Colossians 2:18-19 indicates that a person with a religious spirit will tend to delight in self-abasement and will often be given to worshiping angels or taking improper stands on visions he has seen. A religious spirit wants us to worship anything or anyone but Jesus. The same spirit that is given to worshiping angels will also be prone to excessively exalting people. We must beware of anyone who unduly exalts angels, or men and women of God, or anyone who uses the visions he has received in order to gain improper influence in the church. God does not give us revelations so that people will respect us more, or to prove our ministry. The fruit of true revelation will be humility, not pride.
Of course, the Scriptures teach that Christians do have these prophetic experiences, and we are also told in Acts 2:17 that they will increase in the last days. Jesus also warned that in the last days there would be many false prophets (see Matthew 24:11). Prophetic revelation that is truly from God is crucial to the body of Christ. The enemy knows this very well, which is why he will raise up many false prophets. But they can be easily discerned. As Paul warned the Colossians, the danger doesn’t come from those who are having prophetic revelations, but from those who have been inflated by them.
A religious spirit will always feed our fear or pride, whereas genuine spiritual maturity will always lead to increasing humility. This progression of humility is wonderfully demonstrated in the life of Paul the Apostle. In his letter to the Galatians, estimated to have been written in 56 A.D., he declared that when he visited the original apostles in Jerusalem, they “...contributed nothing to me” (see Galatians 2:6). He was by this declaring that he had as much as they did.
In Paul’s first letter to the Corinthians, written about six years later, he called himself the “least of the apostles” (see I Corinthians 15:9). In Ephesians 3:8, written in about 61 A.D., he declared himself to be the “...the very least of all saints.” When writing to Timothy in approximately 65 A.D., Paul declared himself to be the “foremost of all sinners” (see I Timothy 1:15), adding that he had found mercy. A true revelation of God’s mercy is a great antidote for the religious spirit. It is clear by this that the great apostle was not completely free of pride in the first years of his ministry. Which of us can claim to be free of it either? However, we are all hopefully growing in grace and, therefore, humility.
Young apostles may exude a lot of pride, but they can still be true apostles. The key here is in which direction we are going. Are we being puffed up by our revelations, our commission, or our accomplishments? Or are we growing in grace and humility?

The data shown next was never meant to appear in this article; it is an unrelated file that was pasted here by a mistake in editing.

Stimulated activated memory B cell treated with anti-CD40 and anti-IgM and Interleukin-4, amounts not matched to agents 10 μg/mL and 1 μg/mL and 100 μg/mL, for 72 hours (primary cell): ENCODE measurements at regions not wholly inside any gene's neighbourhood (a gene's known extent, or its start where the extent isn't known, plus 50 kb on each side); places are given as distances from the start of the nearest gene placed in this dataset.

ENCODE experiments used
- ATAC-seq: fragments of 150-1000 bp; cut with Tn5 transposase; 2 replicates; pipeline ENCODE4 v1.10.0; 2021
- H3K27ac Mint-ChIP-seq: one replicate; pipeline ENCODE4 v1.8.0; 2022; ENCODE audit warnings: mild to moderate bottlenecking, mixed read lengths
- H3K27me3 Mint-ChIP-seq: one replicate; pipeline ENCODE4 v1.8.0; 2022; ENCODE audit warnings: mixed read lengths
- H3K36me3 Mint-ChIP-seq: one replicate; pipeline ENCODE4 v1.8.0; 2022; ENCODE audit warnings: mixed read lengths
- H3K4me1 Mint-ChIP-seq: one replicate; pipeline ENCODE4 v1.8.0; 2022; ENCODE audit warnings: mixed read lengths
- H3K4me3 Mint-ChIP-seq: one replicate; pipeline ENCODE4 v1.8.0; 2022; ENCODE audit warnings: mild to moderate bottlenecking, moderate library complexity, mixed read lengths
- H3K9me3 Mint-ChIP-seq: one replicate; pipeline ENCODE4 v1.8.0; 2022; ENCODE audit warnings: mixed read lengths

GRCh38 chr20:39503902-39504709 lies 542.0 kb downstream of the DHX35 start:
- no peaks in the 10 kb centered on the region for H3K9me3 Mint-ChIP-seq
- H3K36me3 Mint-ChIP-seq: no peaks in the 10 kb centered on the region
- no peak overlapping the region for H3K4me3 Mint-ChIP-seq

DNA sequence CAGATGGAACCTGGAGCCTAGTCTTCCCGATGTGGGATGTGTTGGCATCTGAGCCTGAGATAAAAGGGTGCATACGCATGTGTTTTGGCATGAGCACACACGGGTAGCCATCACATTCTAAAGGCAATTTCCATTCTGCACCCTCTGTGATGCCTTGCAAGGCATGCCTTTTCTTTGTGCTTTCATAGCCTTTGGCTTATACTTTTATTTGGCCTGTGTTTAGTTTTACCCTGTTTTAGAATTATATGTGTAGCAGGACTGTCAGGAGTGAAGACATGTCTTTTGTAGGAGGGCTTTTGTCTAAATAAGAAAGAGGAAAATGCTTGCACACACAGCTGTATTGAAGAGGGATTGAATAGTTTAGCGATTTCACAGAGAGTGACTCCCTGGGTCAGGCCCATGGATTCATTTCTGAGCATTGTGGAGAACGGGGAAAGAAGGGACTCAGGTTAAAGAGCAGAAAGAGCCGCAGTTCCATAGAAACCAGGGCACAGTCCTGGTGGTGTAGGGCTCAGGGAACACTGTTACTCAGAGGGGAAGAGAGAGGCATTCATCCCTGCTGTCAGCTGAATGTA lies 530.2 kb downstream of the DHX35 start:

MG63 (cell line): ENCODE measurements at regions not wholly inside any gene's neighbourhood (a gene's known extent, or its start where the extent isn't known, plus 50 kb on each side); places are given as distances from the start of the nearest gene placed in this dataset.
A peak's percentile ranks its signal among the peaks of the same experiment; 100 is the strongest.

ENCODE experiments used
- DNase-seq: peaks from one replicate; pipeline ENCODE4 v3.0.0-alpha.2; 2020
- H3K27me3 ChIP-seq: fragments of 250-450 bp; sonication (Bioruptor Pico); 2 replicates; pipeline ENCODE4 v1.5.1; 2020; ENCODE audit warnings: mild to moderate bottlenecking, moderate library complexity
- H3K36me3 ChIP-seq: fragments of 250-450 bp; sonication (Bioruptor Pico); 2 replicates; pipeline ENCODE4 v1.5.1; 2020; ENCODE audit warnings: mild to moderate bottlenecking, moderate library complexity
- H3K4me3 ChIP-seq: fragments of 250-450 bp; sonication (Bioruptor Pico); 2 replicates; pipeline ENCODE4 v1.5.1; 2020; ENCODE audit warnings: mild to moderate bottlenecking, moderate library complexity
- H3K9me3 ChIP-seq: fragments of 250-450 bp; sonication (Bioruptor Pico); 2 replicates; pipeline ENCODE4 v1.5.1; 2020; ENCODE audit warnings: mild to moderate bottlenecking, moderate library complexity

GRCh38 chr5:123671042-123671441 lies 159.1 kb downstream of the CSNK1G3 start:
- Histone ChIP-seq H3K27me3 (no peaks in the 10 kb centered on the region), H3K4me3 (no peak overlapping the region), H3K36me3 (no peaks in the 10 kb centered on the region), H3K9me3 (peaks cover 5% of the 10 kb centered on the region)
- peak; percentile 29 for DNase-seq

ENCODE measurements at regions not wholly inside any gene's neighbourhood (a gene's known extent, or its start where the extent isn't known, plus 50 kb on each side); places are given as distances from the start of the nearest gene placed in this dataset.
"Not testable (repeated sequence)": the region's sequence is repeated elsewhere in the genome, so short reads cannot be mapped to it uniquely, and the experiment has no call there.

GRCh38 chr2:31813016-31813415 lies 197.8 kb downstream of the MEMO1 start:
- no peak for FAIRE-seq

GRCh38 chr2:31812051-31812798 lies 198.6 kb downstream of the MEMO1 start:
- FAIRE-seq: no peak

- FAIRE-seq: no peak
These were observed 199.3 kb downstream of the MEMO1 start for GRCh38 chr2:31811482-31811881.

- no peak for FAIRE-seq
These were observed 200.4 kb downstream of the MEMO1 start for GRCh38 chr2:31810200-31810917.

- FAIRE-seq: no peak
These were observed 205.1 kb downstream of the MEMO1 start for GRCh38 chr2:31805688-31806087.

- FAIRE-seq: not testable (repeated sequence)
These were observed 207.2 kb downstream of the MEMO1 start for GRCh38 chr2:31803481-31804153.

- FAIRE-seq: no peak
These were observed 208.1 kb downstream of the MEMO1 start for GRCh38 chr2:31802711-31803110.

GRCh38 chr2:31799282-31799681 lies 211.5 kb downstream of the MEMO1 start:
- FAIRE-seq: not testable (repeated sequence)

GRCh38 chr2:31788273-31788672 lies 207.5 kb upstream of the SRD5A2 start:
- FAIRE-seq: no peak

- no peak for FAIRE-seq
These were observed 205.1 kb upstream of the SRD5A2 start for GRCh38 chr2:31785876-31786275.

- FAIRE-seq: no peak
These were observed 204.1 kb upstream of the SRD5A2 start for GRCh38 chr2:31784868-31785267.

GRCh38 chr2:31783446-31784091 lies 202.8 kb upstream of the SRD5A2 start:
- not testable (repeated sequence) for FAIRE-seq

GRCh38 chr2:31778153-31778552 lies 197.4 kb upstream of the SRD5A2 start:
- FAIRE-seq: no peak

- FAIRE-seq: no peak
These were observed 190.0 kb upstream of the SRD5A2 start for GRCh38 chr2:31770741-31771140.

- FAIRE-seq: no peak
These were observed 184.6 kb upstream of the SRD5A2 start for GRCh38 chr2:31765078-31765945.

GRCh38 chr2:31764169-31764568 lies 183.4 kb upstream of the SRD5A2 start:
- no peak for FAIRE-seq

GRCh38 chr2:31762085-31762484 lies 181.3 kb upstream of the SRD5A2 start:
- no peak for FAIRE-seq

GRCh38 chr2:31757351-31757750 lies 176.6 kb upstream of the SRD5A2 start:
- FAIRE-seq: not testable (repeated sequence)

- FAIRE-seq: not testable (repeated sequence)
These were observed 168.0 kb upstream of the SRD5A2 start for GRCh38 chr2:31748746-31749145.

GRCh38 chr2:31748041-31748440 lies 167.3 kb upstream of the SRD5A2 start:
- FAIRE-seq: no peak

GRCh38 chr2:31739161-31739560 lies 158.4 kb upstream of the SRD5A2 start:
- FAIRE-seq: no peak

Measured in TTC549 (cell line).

The Martyr Syndrome
When combined with the religious spirit, the martyr syndrome is one of the ultimate and most deadly delusions. To be true martyrs for the faith and literally lose our lives for the sake of Christ is one of the greatest honors that we can receive in this life. Yet, when this is perverted, it is a most tragic form of deception.
When a religious spirit is combined with the martyr syndrome, it is almost impossible for that person to be delivered from the deception that he is “suffering for the gospel.” At this point, any rejection or correction received from others is perceived as the price he must pay to “stand for the truth.” This warped perspective will drive him even further from the truth and any possibility of correction.
The martyr syndrome can also be a manifestation of the spirit of suicide. It is sometimes easier to “die for the Lord” than it is to live for Him. Those who have a perverted understanding of the cross glory more in death than they do in life. They fail to see that the point of the cross is the resurrection, not the grave.
There is a “self-help psychology” movement that is attempting to replace the power of the cross in the church. Humanistically-based psychology is “a different gospel” (see II Corinthians 11:4); it is an enemy of the cross, and is another form of the religious spirit. Paul warned us: As you therefore have received Christ Jesus the Lord, so walk in Him, having been firmly rooted and now being built up in Him, and established in your faith, just as you were instructed, and overflowing with gratitude. See to it that no one takes you captive through philosophy and empty deception, according to the tradition of men, according to the elementary principles of the world, rather than according to Christ (Colossians 2:6-8).
We all need “inner healing” to some degree, but much of what is being called inner healing is nothing less than digging up the “old man” and trying to get him healed. The answer to these deep wounds is not a procedure or a formula, but simple forgiveness. When we go to the cross and find forgiveness and true acceptance based on the blood of Jesus, we will find a perfect love able to cast out all of our fears and wash away all bitterness and resentment.
This seems too simple, but that is why Paul said: “But I am afraid, lest as the serpent deceived Eve by his craftiness, your minds should be led astray from the simplicity and purity of devotion to Christ” (II Corinthians 11:3). Salvation is simple. Deliverance is simple. Yet there is a major strategy of the enemy to dilute the power of the gospel by having us add to it, which is how Eve was deceived. We add to it because we just do not think it will be acceptable unless it somehow seems brilliant or abstract. That is precisely why we must become like children to enter the kingdom.